Another interesting application of this novel definition of me'amer affects the location in which it is forbidden. Alluding to the presumed permissibility of gathering firewood, Tosafot and the Ran (Beitza 31a) claim that me'amer is only forbidden if performed in the location in which the item naturally grew. Since the firewood in question was relocated to a different locale before being assembled, no issur has been violated.
Once again, me'amer is being cast here as the final stage of a long process of preparing produce or other agricultural products (such as firewood) for human utility. Humans typically do not utilize one unit of the product, as such minimal quantities have no utility. This act – as it is the final stage of production – must occur (at least according to Tosafot and the Ran) in the location in which the item originally grew and was harvested. Only in this location can me'amer be cast as one of the final stages of production and be considered a Shabbat violation.
Of course, this model implies a possible limitation of the prohibition to “edible items.” This would also explain the general permissibility of collecting and bundling firewood on Yom Tov, since the wood is not edible. The Yerushalmi (Shabbat 7:2) does appear to limit the prohibition to foodstuffs, and many (see Minchat Chinukh, ot 1 to melekhet me'amer) believe the Rambam imposed a similar limitation. By contrast, many Ashkenazic Rishonim (Ohr Zarua, Yerei’im) extended the prohibition to non-edible material. Limiting the prohibition to edible material may reflect the nature of the prohibition as transitioning food into human-compatible quantities. However, those who apply the prohibition even to non-edible items may maintain that just as me'amer is transformational for food, it is also transformational for other materials that provide human utility.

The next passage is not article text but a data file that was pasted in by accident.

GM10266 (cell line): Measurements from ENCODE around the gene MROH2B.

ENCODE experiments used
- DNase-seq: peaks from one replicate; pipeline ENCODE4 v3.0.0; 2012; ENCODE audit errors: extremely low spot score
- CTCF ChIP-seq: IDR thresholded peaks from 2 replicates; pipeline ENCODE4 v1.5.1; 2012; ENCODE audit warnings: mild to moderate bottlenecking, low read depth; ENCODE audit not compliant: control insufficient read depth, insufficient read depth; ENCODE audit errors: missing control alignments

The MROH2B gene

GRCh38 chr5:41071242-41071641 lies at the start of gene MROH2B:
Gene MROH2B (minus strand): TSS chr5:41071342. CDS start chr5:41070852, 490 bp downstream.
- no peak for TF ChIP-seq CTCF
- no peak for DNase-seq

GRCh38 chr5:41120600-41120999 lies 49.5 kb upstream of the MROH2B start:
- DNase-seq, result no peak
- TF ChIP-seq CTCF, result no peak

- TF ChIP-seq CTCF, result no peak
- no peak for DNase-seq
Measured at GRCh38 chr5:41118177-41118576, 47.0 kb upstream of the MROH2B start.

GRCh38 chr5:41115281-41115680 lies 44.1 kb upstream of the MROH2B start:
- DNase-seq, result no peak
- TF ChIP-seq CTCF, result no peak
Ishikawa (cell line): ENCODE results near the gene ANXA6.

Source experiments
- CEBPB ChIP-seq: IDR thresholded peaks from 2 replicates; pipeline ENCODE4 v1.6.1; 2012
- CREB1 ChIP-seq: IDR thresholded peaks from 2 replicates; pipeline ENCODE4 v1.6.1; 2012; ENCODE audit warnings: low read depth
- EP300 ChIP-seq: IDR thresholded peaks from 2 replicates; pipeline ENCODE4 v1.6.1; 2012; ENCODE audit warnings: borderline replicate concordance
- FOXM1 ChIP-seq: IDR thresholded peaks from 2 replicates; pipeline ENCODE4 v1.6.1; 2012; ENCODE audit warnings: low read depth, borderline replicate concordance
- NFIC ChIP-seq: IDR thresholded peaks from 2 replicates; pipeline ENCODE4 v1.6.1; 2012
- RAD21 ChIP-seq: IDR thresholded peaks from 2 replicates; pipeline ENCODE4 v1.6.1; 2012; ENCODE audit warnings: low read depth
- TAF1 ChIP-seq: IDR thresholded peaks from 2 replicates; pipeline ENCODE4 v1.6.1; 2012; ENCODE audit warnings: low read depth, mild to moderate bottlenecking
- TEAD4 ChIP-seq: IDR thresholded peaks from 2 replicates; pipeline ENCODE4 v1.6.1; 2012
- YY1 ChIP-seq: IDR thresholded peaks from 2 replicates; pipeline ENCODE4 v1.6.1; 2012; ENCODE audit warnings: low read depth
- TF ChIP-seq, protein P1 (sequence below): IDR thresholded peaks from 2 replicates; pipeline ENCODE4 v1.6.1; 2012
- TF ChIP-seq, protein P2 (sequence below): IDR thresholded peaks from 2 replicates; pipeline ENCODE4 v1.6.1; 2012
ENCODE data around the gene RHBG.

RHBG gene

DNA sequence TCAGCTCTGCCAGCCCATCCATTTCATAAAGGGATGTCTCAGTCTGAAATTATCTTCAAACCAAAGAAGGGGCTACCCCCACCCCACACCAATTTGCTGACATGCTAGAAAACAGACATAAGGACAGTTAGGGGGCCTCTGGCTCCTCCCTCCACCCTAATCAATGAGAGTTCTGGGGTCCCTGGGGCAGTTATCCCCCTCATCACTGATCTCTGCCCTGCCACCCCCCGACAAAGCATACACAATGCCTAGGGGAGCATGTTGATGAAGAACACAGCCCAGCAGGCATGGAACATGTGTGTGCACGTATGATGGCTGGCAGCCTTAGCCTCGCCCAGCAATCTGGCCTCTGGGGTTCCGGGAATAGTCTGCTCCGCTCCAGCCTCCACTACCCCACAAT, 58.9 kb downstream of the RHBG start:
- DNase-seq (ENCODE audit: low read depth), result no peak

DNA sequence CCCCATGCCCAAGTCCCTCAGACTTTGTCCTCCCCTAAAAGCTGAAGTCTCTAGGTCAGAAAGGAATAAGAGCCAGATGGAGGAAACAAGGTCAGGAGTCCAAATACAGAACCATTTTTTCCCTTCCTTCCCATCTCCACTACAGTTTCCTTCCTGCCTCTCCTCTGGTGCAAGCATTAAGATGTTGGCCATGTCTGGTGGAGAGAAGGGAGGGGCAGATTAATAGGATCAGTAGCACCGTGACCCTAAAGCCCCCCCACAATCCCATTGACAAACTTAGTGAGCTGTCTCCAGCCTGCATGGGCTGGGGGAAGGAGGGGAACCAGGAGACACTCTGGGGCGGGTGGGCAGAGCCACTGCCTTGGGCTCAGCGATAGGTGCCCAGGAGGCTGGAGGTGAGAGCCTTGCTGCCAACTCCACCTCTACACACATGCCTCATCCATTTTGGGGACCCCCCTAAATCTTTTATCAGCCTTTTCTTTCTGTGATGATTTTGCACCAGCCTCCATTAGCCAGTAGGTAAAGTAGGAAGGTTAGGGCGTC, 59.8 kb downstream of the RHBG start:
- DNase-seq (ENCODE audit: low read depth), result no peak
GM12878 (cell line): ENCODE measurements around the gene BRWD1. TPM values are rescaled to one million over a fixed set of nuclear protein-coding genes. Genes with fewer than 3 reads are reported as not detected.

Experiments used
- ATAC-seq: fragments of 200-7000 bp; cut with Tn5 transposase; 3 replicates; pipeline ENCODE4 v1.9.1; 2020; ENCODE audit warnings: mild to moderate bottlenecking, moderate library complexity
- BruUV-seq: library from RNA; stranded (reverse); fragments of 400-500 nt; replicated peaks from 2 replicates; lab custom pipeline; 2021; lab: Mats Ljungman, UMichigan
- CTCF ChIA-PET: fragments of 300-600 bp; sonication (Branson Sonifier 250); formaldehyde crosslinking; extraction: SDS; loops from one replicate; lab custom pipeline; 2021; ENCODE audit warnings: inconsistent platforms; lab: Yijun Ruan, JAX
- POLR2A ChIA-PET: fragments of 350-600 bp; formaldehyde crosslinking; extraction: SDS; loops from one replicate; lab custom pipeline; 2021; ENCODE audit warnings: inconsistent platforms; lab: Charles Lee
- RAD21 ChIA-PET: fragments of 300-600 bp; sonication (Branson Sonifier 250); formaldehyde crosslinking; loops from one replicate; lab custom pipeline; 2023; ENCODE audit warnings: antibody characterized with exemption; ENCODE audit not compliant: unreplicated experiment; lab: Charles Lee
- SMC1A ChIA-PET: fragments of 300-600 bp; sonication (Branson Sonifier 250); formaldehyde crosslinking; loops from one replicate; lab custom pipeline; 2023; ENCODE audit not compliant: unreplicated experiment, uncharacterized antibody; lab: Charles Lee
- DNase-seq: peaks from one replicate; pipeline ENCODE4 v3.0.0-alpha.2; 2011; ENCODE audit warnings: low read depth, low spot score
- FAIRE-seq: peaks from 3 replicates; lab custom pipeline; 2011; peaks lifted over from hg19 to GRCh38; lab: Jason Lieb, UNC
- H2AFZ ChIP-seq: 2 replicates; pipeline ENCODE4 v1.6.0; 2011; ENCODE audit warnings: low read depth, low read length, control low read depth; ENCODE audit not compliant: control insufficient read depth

These two models of me'amer may drive the interesting aforementioned machloket between Abaye and Rava about salt. Rava applied the issur to collecting salt from ocean beds, while Abaye claimed that me'amer only applies to gidulei karka, items that grow from the land, and not to salt. Why should this prohibition be limited to items that grow from the land? Perhaps only agricultural items are transformed by me'amer. Items that grow from the land by definition are produced individually (since one spot of land can only provide limited nutrients and growth area). For these items, gathering is transformative – it transforms individual items into bundles compatible with human utility. Items that don’t grow from the land are already sized to human compatibility. Their collection is not transformational and therefore is not forbidden. Salt is a perfect example, as it evolves in larger clusters; the harvesting process is composed of excavating chunks and then re-bundling them. Since they "grew" in clumps, the act of clustering them is not transformational and is not forbidden according to Abaye.
Rava may have disagreed, choosing to view me'amer as purely an act of clustering items, and therefore applicable to both gidulei karka as well as items that do not grow form the land.